Theatre was her calling always, which she realised during her performances in plays organised by her college's dramatic society. "Thus I and my friends decided to start Roobaroo," says Priyanka. "Another set of surprises, and I found myself learning French. I taught French in a Delhi-based public school for a year, experimented with Online French Trainings for corporates, tried my hands at learning violin, jumped around taking theatre workshops for NGOs and Schools. And today, here I am, sitting at home with no job in hand but a few freelance writing projects. I am happy and thus I launched— The Happiness Initiative,” she adds.

About Happiness Initiative

The Happiness Initiative, as the name suggests is all about spreading happiness. The interesting part is that it’s not confined to a particular stratum of society. It comprises of all small-little pleasures of life- says Priyanka.

Ask her about how she came up with this idea, she is quick to respond, “The idea came from my innate desire to be able to start an NGO. But honestly, I am not a person who has high-goals and extraordinary aspirations. I am a person of tiny-little imaginations. So instead of an NGO, I thought I should start an initiative at a very small scale—may be, just within friends and my network.”

She discussed the same with her friend and thus was born Happiness Initiative. “Our first idea was to organize a dance class for grand-parents, followed by providing food for the less fortunate, initiatives for street dogs, convincing bosses to sanction a sudden leave, give-away free French classes, etc. I basically wanted to do something that I could handle on my own—without having to bother about heavy expenses.” Now that sounds interesting. Imagine you are in the middle of a meeting at your workplace and your friend barges in to convince your boss to grant you leave for the day!! What bliss!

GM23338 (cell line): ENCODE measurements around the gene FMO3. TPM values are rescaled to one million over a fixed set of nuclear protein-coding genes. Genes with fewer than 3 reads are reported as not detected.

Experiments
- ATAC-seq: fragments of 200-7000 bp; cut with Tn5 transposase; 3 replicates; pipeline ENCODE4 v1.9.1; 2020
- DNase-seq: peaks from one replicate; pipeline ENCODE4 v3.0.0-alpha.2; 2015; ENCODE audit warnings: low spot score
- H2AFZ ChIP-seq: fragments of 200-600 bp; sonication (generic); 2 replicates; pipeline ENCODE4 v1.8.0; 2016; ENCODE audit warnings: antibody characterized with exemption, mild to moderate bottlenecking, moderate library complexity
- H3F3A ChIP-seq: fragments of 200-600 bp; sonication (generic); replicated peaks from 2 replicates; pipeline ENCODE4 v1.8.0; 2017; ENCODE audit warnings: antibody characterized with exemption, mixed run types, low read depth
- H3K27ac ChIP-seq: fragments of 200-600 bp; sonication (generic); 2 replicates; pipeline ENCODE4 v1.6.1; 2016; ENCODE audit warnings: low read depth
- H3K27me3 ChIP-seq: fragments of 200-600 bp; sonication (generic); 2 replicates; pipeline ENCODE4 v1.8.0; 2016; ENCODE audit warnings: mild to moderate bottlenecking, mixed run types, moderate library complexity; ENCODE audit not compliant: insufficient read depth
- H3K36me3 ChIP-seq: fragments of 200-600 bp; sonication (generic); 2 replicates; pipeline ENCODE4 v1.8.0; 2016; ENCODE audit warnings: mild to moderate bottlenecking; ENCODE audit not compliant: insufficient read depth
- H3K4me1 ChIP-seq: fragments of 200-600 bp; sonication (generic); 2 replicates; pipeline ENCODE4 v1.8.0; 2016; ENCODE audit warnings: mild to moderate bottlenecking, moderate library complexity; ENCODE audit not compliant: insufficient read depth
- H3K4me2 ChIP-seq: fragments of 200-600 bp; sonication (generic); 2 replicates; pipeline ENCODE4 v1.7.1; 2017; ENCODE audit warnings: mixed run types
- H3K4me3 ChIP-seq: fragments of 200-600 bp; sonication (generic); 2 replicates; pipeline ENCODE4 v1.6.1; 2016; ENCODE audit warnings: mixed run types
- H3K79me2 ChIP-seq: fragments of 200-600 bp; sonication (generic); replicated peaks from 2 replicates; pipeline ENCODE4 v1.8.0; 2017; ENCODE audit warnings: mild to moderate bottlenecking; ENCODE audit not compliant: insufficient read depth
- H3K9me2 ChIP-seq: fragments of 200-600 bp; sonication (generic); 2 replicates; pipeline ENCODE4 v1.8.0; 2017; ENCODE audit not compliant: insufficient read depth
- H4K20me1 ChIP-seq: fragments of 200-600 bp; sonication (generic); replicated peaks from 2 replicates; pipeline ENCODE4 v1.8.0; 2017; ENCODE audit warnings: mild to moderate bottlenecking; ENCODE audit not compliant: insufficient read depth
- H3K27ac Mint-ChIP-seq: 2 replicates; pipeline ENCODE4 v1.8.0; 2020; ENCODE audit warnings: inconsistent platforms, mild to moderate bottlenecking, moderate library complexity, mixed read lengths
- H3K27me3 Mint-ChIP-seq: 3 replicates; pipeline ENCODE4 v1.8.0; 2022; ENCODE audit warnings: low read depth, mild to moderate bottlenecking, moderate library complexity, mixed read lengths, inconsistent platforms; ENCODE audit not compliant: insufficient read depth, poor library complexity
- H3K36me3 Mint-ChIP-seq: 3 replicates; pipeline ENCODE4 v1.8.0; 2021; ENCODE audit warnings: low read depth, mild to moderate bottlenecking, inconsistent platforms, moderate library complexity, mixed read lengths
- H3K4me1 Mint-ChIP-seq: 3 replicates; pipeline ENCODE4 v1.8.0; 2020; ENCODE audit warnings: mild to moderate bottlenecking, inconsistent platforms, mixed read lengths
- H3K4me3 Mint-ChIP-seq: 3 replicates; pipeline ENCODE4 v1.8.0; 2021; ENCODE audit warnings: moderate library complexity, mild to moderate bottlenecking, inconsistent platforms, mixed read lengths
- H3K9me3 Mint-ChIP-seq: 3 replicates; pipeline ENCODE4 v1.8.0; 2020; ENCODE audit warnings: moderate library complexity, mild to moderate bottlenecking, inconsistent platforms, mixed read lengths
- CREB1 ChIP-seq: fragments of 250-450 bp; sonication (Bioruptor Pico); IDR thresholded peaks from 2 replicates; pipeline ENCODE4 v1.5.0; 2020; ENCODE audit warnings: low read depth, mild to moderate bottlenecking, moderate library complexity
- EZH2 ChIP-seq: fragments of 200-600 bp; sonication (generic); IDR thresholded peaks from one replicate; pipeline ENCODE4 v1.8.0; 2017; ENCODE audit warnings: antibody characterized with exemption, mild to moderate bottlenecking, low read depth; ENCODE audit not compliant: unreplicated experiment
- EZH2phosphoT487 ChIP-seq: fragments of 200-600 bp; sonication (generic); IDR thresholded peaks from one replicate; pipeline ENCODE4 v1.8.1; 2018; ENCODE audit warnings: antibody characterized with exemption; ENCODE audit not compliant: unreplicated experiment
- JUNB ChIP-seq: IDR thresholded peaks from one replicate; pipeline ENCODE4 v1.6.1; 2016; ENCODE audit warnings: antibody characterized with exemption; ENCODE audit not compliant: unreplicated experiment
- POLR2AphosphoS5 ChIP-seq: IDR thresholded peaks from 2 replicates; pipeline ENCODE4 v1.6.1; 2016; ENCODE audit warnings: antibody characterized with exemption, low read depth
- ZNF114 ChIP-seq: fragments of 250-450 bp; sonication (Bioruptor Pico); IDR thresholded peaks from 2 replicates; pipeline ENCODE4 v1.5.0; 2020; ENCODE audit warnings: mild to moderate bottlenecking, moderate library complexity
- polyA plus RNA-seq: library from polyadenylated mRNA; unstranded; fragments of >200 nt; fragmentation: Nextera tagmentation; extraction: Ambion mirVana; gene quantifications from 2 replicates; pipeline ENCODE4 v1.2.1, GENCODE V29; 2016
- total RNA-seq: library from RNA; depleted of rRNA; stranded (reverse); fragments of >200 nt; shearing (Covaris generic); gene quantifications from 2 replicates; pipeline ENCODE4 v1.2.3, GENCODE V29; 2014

The initiative at present consists of a few friends and friends-of-friends. “Like I said earlier, for me it started with my own set of people. More people joined-in because they felt something feel-good about it,” she adds.
     
      Priyanka clears out that her being a theatre person has nothing to do with this initiative. The moment you mention about her theatre group, Roobaroo, her eyes brighten up to talk about it- a topic that she loves to the core. “We formed Roobaroo some four years back. We were fresh out of college and were missing theatre. Most of us were from the same college and some others joined-in via common contacts. The motive was to do good theatre and create an intellectually stimulating space for everyone through our discussions. We have had members from various professional and academic backgrounds including Copywriters, Engineers, Medical Students, Psychology students, teachers, media professionals, painters, poets, and even those who know nothing about theatre. We have had healthy associations with Atelier Theatre Group, The YP Foundation, Karmaarth, Aman Biradari, etc.”

      So what does this fairy have in her diary of future plans? “Roobaroo will continue to entertain audience with its self-scripted plays. We really wish to create a small rehearsal space, not only for ourselves but also for several other theatre groups that do not have one. But at the moment, the money that we earn from our plays goes straight into the next production/performance so in terms of savings, we’re usually left with a very meager amount. So may be, when we are financially more stable, we’ll too, have a space of our own. As for The Happiness Initiative, I have plans to launch more happiness campaigns, and it could be something as simple as giving away thank you cards to people,” says Priyanka.

      Meanwhile..